Microeconomics is a branch of economics that focuses on the behaviour of individual agents as opposed to macroeconomics, which studies the behaviour of aggregates. The object of the study of microeconomics is, in general, individuals, families and companies. Microeconomics is considered to be the study of the allocation of scarce resources among alternative purposes.
One of the purposes of microeconomics is to analyze the mechanisms that establish the relative price of goods and factors and to study the effects that different institutions have on key variables such as market price, quantities traded and benefits for the companies and utility for consumers. The institutions analyzed by microeconomics can be different market structures (perfect competition, monopoly, oligopoly, etc.), the effects of varying types of taxes, etc.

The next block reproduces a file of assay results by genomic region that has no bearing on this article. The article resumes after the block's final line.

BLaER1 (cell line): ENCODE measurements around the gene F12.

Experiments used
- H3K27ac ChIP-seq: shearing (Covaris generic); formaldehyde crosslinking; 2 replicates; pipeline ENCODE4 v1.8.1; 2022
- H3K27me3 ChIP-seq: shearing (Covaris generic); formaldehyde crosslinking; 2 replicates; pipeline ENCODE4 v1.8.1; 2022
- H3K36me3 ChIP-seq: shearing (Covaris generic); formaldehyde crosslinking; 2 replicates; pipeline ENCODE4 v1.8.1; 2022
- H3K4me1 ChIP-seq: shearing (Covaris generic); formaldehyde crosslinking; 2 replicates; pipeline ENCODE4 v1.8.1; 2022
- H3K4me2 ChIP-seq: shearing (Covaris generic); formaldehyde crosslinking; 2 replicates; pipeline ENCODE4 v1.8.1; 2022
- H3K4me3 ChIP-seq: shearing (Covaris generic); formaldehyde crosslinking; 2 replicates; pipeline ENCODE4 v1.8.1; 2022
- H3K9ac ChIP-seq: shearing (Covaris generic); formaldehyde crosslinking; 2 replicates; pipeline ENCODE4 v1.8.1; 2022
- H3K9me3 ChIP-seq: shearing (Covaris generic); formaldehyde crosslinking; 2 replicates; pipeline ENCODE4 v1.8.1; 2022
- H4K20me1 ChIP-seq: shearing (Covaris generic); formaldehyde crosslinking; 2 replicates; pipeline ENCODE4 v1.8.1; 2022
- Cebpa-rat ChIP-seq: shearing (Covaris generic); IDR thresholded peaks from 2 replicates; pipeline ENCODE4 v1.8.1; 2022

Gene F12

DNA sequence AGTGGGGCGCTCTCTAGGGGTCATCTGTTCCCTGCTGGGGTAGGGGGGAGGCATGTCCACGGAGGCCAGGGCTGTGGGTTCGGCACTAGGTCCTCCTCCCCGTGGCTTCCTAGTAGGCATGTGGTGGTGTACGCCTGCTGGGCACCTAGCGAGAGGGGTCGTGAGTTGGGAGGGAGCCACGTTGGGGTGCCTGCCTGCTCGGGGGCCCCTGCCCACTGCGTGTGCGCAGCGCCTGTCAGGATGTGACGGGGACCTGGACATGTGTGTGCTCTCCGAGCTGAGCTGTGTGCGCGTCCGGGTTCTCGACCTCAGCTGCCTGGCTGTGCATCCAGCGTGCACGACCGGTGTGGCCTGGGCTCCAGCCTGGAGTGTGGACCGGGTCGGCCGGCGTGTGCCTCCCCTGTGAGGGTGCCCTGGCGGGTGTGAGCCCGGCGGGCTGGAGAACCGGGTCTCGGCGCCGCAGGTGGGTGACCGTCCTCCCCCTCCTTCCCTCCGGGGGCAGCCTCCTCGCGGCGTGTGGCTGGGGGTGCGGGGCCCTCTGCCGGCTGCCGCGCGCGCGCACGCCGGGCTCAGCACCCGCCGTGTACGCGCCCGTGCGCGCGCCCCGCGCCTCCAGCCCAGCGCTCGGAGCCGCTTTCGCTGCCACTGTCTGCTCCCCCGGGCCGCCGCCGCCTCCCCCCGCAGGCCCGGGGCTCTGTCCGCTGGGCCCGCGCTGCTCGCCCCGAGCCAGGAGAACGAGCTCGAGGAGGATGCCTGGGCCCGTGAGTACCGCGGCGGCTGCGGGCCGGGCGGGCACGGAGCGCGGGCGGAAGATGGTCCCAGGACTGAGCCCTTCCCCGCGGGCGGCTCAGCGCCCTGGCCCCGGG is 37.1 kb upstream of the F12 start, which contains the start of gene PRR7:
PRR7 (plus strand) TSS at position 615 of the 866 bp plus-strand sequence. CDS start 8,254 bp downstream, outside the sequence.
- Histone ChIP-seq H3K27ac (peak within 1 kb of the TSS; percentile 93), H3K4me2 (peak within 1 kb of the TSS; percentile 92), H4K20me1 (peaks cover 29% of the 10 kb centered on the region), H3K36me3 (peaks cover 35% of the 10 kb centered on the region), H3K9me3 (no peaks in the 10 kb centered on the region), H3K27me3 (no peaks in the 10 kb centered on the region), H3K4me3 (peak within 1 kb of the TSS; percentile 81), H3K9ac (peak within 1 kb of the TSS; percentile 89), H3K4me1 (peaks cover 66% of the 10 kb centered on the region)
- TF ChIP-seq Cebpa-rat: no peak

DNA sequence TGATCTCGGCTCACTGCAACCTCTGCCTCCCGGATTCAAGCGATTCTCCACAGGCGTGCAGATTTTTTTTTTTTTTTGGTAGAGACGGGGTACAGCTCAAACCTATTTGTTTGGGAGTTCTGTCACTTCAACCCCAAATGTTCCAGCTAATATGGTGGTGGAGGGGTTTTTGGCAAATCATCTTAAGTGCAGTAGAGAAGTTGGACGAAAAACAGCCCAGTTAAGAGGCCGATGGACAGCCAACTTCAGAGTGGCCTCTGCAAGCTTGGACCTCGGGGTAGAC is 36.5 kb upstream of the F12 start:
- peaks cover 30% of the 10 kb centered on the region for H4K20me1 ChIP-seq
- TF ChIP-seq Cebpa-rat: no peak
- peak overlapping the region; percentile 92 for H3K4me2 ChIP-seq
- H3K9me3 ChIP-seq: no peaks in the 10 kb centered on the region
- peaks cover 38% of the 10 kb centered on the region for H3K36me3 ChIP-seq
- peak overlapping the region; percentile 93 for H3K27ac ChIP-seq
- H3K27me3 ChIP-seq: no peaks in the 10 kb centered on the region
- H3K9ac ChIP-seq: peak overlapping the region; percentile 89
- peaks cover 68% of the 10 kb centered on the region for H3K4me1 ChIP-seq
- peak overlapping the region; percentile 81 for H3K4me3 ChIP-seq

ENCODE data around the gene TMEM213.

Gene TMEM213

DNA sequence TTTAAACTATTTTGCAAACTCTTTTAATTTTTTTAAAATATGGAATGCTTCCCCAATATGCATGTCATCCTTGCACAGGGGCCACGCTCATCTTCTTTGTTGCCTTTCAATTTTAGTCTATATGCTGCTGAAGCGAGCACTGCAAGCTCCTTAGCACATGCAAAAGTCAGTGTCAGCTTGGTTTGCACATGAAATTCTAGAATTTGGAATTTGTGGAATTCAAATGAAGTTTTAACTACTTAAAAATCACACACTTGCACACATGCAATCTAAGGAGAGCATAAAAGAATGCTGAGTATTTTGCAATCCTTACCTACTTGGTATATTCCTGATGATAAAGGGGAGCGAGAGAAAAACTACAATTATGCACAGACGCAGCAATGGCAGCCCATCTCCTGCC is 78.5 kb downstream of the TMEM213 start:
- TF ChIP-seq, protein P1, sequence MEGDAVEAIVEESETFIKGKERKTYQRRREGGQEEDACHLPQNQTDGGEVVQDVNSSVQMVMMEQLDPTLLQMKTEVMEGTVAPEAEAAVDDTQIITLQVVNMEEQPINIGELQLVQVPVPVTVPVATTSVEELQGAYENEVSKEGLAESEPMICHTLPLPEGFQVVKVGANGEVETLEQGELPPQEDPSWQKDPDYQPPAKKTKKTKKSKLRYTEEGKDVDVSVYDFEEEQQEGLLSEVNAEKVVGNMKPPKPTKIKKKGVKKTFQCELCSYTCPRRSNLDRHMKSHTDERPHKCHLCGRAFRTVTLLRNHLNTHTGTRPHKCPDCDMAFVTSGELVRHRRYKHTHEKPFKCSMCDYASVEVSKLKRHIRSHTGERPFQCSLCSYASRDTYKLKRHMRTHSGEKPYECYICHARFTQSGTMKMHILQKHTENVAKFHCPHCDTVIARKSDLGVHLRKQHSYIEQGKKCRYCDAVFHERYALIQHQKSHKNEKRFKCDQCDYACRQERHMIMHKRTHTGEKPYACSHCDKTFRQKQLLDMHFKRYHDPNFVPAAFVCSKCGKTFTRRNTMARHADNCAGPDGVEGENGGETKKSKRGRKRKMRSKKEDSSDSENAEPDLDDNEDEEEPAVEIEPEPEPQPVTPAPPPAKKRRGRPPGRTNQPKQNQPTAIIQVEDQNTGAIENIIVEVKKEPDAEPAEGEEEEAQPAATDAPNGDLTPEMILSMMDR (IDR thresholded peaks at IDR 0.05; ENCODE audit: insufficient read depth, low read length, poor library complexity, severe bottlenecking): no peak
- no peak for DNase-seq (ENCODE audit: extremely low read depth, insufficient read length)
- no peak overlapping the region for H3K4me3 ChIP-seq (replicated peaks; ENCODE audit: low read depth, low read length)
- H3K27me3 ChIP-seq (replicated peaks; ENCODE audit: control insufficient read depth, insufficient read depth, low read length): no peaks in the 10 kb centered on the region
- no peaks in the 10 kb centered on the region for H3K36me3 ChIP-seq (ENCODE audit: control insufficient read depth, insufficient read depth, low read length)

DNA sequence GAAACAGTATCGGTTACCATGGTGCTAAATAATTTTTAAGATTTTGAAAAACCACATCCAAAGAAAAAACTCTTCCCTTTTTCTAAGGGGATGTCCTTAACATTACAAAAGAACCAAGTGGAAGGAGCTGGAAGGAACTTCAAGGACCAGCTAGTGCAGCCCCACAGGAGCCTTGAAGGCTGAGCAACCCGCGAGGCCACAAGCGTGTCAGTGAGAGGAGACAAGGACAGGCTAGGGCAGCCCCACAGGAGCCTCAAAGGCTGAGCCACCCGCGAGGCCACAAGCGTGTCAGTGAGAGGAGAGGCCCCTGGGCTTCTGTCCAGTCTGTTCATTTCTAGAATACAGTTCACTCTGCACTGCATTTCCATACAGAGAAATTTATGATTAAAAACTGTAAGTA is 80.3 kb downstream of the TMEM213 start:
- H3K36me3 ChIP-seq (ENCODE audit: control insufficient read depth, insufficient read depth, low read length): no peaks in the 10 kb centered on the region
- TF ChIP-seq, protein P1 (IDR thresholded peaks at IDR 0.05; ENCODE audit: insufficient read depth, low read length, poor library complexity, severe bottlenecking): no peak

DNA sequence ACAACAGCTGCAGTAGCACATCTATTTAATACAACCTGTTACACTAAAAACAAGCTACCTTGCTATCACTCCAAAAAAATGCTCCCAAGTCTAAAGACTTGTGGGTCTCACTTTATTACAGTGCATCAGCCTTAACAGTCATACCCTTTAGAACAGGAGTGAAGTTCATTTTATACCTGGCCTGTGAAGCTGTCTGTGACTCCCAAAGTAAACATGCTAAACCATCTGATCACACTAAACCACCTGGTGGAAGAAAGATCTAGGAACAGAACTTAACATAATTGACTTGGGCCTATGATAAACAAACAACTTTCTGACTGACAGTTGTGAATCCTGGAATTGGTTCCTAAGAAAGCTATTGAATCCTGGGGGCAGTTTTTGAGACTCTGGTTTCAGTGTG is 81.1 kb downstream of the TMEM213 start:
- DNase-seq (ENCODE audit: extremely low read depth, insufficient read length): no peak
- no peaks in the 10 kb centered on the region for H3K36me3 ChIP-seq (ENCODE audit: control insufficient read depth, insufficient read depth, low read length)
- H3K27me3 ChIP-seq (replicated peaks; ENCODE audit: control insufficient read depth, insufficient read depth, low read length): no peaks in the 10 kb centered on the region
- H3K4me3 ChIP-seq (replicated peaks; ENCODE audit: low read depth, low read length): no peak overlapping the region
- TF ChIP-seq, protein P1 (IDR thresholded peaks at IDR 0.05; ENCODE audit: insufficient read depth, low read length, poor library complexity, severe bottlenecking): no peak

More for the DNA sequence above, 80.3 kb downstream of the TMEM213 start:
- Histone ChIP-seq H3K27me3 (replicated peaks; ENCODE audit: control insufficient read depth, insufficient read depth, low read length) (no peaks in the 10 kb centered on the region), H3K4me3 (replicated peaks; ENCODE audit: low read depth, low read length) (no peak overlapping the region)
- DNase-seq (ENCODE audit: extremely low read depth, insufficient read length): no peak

A few major contributors to microeconomics have been Marshall, Walras, Jevons and Menger.
Microeconomics and how it relates to other areas: logic, mathematics and macroeconomics
Microeconomics uses formal models to explain the behaviour of producers and consumers. These microeconomics models part from assumptions to come to conclusions using a deductive method. The analytical method of microeconomics is based in logical reasoning. Mathematical language helps to clearly express the reasoning and increases the stringency level. This is why microeconomics tends to use mathematical language.
In the last few decades, microeconomics has narrowed its ties with macroeconomics because the modern aggregate models include microeconomic fundamentals which allow for increased solidity in formal terms. For example, the aggregate consumption function (which explains the behaviour of many individuals) in macroeconomic models must be consistent with the microeconomic behaviour function (which explains the behaviour of a single individual).